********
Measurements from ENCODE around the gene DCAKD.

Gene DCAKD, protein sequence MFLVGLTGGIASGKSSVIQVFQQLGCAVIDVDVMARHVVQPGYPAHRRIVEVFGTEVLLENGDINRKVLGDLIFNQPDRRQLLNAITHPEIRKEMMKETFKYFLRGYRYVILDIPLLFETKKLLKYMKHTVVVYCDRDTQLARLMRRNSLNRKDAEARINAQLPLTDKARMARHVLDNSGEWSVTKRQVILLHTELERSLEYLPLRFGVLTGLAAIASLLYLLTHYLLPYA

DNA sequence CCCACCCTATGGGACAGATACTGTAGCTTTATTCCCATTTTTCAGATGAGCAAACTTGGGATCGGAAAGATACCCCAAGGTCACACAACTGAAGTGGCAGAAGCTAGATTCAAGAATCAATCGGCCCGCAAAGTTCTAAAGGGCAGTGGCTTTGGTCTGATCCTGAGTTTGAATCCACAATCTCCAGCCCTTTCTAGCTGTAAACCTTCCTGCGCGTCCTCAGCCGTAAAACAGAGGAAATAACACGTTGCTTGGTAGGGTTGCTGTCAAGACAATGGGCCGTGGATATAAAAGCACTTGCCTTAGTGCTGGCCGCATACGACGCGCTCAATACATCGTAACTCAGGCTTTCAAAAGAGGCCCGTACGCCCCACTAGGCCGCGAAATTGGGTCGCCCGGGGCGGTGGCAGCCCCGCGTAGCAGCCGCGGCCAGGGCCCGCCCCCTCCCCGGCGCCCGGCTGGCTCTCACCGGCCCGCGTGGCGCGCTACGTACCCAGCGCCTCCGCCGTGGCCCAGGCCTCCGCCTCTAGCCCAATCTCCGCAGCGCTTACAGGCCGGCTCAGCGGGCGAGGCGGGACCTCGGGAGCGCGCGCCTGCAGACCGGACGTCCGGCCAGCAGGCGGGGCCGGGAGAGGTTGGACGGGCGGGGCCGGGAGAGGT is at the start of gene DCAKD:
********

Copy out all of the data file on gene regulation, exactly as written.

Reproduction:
Measurements from ENCODE around the gene DCAKD.

Gene DCAKD, protein sequence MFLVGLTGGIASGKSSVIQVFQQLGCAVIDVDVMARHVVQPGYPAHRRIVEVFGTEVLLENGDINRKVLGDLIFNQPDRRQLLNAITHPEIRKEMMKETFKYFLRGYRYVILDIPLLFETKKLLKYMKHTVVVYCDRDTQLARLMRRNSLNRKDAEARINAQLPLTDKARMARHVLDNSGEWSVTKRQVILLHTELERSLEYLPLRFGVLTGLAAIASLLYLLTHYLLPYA

DNA sequence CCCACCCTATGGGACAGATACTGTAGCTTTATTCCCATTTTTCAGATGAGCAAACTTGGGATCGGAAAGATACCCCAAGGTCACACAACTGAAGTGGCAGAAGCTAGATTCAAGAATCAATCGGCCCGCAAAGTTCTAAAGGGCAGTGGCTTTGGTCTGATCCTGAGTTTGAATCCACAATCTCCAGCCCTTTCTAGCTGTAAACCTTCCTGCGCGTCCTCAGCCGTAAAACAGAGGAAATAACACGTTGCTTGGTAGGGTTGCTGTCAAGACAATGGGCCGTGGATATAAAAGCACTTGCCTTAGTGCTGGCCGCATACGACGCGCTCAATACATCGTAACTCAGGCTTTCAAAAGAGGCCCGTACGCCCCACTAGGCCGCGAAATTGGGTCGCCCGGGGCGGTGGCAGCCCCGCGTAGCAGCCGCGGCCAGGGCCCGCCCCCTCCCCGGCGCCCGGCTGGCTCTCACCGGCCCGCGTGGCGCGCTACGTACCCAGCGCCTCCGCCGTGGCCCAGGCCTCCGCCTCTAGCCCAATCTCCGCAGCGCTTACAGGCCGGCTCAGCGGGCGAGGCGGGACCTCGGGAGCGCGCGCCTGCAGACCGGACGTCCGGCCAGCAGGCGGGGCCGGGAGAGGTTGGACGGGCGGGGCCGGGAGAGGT is at the start of gene DCAKD: